Author: Brian Staveley
My rating: 5 of 5 stars
Goodreads Summary:Pyrre Lakatur doesn’t like the word skullsworn. It fails to capture the faith and grace, the peace and beauty of her devotion to the God of Death. She is not, to her mind, an assassin, not a murderer--she is a priestess. At least, she will be a priestess if she manages to pass her final trial.
The problem isn’t the killing. Pyrre has been killing and training to kill, studying with some of the most deadly men and women in the world, since she was eight. The problem, strangely, is love. To pass her Trial, Pyrre has ten days to kill the ten people enumerated in an ancient song, including "the one you love / who will not come again."
Pyrre is not sure she’s ever been in love. If she were a member of a different religious order, a less devoted, disciplined order, she might cheat. The Priests of Ananshael, however, don’t look kindly on cheaters. If Pyrre fails to find someone to love, or fails to kill that someone, they will give her to the god.
Pyrre’s not afraid to die, but she hates to quit, hates to fail, and so, with a month before her trial begins, she returns to the city of her birth, the place where she long ago offered an abusive father to the god and abandoned a battered brother—in the hope of finding love...and ending it on the edge of her sword.
Fantastic! I loved this book so much, even more than the original trilogy. The best part of this book was learning about the origins of one of the most enigmatic characters in The Unhewn Throne trilogy. I loved seeing who Pyrre was when she was younger; she grows so much over the timeline of this book, but there's also so much growth between Pyrre in this book and Pyrre in the trilogy. I had so much fun trying to figure out and Pyrre's secrets, especially since she was so secretive in the first book.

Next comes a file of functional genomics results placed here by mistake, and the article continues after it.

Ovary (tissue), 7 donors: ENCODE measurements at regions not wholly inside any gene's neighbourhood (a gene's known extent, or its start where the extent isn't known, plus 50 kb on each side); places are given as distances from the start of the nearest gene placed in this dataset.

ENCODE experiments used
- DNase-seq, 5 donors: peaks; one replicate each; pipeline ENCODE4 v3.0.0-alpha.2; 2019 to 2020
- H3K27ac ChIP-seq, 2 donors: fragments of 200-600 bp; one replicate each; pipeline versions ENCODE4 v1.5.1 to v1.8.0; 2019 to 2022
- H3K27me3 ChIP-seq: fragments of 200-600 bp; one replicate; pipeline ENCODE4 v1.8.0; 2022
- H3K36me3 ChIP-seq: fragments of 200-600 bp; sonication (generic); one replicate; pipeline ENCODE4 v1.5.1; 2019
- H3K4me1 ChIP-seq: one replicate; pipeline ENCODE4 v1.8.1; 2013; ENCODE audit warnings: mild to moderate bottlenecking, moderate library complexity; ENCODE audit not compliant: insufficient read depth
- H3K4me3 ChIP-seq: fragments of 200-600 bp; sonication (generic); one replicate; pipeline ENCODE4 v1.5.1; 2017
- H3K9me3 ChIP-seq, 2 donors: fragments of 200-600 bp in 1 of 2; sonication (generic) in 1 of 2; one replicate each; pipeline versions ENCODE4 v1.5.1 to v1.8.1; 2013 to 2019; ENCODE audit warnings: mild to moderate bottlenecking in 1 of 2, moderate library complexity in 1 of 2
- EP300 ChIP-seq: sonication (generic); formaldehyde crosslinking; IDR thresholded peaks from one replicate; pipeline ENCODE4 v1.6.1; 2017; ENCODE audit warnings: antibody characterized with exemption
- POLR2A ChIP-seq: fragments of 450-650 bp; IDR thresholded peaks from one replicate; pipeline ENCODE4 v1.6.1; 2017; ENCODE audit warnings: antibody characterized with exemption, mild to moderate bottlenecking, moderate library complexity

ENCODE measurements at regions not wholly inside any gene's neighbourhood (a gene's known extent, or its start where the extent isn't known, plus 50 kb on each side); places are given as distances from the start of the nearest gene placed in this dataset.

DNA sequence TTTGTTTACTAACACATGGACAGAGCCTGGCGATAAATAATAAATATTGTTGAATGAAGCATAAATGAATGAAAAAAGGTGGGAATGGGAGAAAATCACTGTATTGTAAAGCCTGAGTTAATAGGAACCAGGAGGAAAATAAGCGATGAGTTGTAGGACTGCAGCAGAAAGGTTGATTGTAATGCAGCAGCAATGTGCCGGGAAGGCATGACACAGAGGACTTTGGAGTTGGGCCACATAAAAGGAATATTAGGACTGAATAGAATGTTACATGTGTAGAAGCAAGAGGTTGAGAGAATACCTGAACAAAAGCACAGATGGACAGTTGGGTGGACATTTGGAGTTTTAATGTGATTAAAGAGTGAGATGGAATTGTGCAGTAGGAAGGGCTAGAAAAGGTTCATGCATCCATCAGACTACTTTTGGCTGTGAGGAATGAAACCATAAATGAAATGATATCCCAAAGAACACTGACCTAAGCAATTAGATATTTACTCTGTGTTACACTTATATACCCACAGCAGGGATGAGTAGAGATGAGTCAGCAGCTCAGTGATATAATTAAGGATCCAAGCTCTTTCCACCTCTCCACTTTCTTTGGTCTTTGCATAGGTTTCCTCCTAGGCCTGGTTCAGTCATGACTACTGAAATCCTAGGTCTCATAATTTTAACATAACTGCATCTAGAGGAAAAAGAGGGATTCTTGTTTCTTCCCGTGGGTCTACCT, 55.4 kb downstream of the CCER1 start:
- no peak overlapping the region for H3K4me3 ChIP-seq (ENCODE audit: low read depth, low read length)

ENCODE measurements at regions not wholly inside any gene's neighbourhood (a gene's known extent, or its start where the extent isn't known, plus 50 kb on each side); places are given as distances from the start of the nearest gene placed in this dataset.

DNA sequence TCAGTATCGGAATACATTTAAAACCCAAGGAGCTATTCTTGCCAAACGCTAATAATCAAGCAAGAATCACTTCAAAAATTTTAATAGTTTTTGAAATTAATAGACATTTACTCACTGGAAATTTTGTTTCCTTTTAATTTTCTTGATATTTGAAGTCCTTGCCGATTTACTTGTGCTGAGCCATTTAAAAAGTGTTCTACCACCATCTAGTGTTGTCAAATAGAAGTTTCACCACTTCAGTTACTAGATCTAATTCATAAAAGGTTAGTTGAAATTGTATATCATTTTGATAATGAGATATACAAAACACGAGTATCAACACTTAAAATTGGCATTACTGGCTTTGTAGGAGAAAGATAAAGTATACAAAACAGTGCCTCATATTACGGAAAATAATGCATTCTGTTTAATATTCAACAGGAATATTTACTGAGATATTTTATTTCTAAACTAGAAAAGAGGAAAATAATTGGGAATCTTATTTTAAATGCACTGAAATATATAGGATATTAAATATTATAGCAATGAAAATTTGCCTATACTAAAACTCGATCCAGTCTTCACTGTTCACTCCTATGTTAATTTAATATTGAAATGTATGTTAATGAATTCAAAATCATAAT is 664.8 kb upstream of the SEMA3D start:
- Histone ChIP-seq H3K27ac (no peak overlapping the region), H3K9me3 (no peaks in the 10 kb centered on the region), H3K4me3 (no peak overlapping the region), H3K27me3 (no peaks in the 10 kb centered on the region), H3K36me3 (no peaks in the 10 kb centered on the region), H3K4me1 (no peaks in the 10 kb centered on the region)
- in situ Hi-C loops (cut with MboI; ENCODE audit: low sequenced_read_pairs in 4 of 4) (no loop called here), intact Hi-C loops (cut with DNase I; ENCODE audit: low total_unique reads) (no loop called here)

I really loved how this book also revealed a lot more about the mythology of the world. We learn a lot more about Ananshael's priests and priestesses, and how much they sacrifice to become masters of their order. It's also interesting to see how they view the world, because as foreign as it seems, their beliefs actually make a lot of sense if you think about it. I loved how our own questions were answered when Pyrre questioned the seeming paradoxes of their belief system. Aside from Ananshael's mysteries, we also learn a lot about more local gods from Pyrre's home town. Then there's all the connections between the new mythology in this book and what we know from the trilogy. It was a feast!
I also loved how the setting was such a big character in this book. Pyrre's home town is on the banks of a swampy delta, and like many other things in this series, it is vicious. This delta is full of terrifying animals like crocodiles and snakes, aside from the river itself, which moves and changes paths as if it has a mind of its own.
I loved so much about this book, it's really hard for me to think of anything I didn't like! I loved the new characters, the wit and humor, the rich writing style, and just being in this world again!
A free eARC was provided by the publisher via Netgalley in exchange for an honest review